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  5. I will re-answer the question from April 2011 and then answer the most recent one:

    Any dispensation to re-marry after ordination begins locally, but can only be granted by the Holy See. There are only 3 grounds on which the widowed deacon can submit a petition: young children who require a mother, elderly parents who require care, or indispensability to ministry. Even when those conditions are met, I understand the likelihood of a dispensation being granted is low.

    Answer to question of 15 December 2015.

    No. There is no marriage after ordination. My understanding is that once ordained, a man is not free to either marry or re-marry without first being laicized. Unmarried ordinands are supposed to make a public vow of celibacy. In my ordination class there was one widower. Our bishop at the time did not have him make a public vow of celibacy, but a private one. According the Church's ancient tradition, one honored in the East and West, ordination precludes the possibility entering into a new marriage.

    In times past no man could be ordained who had been married twice, even if his second marriage was entered into after he was widowed. This, however, is no longer the case, at least in the Latin Church. In the Latin Church a man who was widowed, or even divorced, presuming that marriage was declared null by the Church, can be ordained a deacon.

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  6. Do most deacons that seek dispensation and are denied stay in the diaconate?
    What % of widowed Deacons remain a deacon?

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  7. I gather that it is difficult to petition for let alone receive a dispensation. I have no data as to how many dispensations are requested or granted. I no data on how many who are denied a dispensation choose to leave the clerical state.

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  8. Thank you for the response. I am a deacon ordained in 2006 and three years ago I lost my wife to Cancer. I have two daughters one married the other daughter with Cerebral Palsy. Because of the attention that she needs my ministry is very limited.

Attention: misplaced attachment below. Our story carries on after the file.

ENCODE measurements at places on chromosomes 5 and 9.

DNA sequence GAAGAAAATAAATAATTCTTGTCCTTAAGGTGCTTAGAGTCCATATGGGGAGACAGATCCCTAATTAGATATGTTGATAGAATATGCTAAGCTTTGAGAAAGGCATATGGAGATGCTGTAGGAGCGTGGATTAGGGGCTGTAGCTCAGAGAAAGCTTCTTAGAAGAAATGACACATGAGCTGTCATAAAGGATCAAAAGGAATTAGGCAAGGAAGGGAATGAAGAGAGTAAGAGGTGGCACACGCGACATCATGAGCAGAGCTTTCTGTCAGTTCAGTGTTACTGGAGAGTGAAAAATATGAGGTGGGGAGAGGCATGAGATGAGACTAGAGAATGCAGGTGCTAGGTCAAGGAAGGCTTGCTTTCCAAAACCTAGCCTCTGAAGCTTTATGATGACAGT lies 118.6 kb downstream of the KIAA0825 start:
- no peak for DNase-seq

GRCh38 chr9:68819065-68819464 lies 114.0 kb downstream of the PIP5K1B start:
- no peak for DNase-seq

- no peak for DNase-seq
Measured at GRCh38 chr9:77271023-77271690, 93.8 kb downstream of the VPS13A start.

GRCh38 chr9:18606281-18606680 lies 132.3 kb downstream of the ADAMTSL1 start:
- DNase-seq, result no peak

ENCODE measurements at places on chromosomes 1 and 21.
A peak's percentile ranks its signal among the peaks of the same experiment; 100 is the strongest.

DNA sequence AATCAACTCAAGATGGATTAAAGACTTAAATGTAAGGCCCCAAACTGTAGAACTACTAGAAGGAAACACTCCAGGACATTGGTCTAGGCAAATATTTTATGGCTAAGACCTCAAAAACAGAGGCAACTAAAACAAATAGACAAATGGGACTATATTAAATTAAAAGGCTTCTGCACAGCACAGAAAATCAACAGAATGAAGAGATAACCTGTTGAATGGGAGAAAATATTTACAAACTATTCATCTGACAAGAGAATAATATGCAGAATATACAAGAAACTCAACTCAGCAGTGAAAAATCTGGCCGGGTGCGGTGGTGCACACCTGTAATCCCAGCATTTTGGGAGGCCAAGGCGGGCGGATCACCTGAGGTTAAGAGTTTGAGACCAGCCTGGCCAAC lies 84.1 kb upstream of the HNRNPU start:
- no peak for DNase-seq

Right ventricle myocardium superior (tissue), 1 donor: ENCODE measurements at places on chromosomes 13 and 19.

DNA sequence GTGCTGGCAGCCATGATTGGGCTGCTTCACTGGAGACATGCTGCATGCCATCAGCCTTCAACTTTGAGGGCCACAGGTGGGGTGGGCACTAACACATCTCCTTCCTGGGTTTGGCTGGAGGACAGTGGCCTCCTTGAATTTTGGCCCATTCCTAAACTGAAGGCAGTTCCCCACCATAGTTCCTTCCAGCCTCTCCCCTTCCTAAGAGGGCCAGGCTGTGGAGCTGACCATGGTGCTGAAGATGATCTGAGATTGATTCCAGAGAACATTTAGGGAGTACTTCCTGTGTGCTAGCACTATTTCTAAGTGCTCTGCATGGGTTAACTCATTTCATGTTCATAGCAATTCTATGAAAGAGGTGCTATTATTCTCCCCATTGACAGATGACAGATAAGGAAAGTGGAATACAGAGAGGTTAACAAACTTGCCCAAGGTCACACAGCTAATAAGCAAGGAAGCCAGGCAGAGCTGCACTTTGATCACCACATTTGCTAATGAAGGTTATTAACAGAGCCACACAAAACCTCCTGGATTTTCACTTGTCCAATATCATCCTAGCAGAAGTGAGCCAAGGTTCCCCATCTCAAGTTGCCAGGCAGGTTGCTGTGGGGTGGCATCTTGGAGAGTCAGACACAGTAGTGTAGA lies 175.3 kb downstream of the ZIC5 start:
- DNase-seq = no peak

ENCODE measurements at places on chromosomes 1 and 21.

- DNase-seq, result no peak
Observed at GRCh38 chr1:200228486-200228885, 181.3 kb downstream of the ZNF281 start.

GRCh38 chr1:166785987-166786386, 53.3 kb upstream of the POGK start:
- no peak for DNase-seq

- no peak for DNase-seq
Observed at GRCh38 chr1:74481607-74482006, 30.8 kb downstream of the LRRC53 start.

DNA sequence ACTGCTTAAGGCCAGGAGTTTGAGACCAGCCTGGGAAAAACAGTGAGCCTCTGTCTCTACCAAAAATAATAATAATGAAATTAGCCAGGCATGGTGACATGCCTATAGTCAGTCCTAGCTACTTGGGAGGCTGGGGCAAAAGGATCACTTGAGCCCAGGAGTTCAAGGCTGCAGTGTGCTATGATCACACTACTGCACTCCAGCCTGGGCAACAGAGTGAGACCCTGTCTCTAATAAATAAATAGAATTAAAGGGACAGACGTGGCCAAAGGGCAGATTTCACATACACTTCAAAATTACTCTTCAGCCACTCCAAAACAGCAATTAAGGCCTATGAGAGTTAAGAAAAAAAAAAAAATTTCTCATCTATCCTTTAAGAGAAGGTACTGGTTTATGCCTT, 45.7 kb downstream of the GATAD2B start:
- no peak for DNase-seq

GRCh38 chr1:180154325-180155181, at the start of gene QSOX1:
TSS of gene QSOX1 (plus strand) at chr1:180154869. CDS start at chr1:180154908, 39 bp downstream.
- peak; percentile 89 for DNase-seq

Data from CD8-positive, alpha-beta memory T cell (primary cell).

A fellow deacon and classmate lost his wife the year before to cancer has chose to be laicized. I have been looking for some type of widowers group in the deaconate community but I have not found any so far. I try to look for any posts that broach the topic in hopes of making a further connection and or peace.

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  9. I am so sorry to hear about your wife's passing. May perpetual life shine upon her. The interest this post has drawn kind of surprised me. I guess it shouldn't have because it's a real issue. It seems there should be some kind diaconal support for deacons who find themselves in circumstances such as the one your find yourself in.

    Maybe meeting with your diocese's Vicar for Clergy, or even your bishop, might be a wise move. I am pretty sure you'd need their support for any dispensation to re-marry, as well as the assistance of canon lawyer, who may be your Judicial Vicar.

    Prayers and best wishes.
    Deacon Scott

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  10. Thank you again for the ear. by the comments and questions I have read it does seem like its a big question. I am surprised that I am having such a difficult time in finding a group of Deacons who are in same or similar situation. If by chance you come across a group I hope you will keep me mind
    Blessing
    Deacon mike

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  11. I'll go one better and put up a post on the subject. I will see if I can talk Greg Kandra and Bill Ditewig to do the same. I know them both well enough to ask.

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  12. Thank you, I appreciate the help.